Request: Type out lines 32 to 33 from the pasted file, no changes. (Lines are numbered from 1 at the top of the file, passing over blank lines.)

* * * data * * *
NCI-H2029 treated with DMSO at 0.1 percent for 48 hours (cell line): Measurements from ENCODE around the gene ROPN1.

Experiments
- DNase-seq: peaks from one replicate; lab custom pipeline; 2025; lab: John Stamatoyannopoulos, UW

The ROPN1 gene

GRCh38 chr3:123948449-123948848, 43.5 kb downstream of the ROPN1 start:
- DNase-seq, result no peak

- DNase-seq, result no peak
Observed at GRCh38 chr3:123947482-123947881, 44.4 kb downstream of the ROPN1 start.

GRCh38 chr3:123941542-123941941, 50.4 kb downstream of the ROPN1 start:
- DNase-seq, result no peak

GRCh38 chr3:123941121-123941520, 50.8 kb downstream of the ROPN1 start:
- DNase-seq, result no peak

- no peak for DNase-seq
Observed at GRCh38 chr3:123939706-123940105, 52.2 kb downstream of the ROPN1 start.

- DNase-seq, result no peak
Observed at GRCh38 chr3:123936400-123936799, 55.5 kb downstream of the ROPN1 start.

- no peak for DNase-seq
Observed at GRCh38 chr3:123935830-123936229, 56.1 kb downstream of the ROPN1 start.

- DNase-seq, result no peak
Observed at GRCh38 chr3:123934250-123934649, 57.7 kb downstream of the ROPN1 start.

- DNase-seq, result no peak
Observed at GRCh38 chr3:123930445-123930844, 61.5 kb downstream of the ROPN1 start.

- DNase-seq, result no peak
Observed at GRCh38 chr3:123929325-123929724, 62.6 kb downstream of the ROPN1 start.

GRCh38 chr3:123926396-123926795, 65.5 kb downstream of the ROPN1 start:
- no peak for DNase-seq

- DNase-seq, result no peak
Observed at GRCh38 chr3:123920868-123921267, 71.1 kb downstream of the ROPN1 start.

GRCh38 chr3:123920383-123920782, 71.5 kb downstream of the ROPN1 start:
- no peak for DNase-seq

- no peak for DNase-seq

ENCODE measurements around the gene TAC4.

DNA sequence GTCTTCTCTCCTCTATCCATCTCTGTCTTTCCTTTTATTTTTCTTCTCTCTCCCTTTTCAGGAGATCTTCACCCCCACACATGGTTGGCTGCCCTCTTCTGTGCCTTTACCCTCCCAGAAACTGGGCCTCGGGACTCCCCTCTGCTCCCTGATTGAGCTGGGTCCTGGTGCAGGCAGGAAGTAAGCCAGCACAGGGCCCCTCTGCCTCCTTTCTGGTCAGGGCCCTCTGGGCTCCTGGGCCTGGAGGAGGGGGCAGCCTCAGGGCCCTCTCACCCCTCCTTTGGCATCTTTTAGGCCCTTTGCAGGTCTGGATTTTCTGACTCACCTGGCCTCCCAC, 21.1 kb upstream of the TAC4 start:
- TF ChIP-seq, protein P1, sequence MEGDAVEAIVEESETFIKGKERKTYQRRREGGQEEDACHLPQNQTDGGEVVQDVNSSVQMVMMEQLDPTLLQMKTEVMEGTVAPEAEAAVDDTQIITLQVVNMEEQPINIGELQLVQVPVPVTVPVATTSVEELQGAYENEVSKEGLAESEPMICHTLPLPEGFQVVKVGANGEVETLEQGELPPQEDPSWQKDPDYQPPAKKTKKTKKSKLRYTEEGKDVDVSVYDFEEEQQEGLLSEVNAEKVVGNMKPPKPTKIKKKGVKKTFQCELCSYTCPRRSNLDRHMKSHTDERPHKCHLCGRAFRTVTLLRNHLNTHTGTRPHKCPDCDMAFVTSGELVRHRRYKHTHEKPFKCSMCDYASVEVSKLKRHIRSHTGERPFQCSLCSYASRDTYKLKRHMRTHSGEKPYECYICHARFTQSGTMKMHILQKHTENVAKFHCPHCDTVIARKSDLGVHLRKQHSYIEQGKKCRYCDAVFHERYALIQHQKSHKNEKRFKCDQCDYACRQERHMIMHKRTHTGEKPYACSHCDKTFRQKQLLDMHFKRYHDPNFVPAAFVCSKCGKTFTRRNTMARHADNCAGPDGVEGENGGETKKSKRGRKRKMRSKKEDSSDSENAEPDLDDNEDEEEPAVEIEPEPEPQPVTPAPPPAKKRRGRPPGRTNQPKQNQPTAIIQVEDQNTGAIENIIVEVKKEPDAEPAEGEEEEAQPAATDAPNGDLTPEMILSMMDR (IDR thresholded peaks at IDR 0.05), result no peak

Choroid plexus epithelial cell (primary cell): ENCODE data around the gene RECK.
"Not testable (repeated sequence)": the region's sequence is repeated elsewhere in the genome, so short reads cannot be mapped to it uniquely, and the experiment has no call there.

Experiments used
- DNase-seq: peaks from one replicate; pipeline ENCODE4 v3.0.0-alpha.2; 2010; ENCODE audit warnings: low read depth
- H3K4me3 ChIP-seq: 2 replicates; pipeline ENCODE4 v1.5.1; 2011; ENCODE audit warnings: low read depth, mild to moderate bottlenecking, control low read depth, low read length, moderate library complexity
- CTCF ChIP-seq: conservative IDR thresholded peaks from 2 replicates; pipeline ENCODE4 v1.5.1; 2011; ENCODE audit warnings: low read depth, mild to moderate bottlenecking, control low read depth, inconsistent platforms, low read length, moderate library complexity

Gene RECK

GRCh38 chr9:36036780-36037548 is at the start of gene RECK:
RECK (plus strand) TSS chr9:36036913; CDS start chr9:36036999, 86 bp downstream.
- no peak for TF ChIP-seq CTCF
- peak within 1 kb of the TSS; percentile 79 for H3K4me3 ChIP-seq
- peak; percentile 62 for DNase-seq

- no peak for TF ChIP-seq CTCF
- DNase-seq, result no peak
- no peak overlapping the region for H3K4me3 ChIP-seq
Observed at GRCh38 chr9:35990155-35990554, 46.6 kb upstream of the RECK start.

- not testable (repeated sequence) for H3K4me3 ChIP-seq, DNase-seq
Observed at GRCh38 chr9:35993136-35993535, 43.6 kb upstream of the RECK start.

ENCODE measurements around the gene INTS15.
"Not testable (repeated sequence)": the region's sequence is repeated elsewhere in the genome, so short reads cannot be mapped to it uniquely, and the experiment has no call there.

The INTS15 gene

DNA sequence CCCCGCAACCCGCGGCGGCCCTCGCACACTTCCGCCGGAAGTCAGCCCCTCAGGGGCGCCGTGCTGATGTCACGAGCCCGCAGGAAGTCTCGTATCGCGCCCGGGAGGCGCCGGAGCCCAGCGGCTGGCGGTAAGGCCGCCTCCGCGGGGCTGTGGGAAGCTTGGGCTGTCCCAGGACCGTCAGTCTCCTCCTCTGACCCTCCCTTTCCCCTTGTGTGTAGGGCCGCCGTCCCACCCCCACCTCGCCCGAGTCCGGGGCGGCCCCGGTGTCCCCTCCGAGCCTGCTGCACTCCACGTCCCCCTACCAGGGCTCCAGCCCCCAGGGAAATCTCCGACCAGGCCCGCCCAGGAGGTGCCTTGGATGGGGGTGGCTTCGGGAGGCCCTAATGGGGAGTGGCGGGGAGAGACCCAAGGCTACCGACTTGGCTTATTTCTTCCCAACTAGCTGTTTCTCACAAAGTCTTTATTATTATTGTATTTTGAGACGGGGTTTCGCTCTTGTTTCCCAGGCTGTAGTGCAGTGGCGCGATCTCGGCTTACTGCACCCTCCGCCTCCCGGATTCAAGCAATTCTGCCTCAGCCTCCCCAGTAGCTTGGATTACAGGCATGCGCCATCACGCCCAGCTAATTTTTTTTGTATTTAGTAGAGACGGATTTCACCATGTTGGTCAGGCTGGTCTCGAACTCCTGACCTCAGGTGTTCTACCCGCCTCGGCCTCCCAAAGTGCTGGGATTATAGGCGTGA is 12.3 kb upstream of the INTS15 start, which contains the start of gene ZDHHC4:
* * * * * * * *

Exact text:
ENCODE measurements around the gene TAC4.

DNA sequence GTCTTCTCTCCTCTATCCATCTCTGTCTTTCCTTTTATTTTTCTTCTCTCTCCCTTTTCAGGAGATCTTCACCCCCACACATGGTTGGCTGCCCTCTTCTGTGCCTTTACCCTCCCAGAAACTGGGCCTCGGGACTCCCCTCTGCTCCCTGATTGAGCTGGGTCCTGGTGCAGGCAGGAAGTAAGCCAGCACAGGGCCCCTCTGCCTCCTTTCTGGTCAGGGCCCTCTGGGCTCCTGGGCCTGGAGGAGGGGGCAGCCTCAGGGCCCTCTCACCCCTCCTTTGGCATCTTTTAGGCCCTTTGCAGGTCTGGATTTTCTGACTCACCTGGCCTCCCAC, 21.1 kb upstream of the TAC4 start: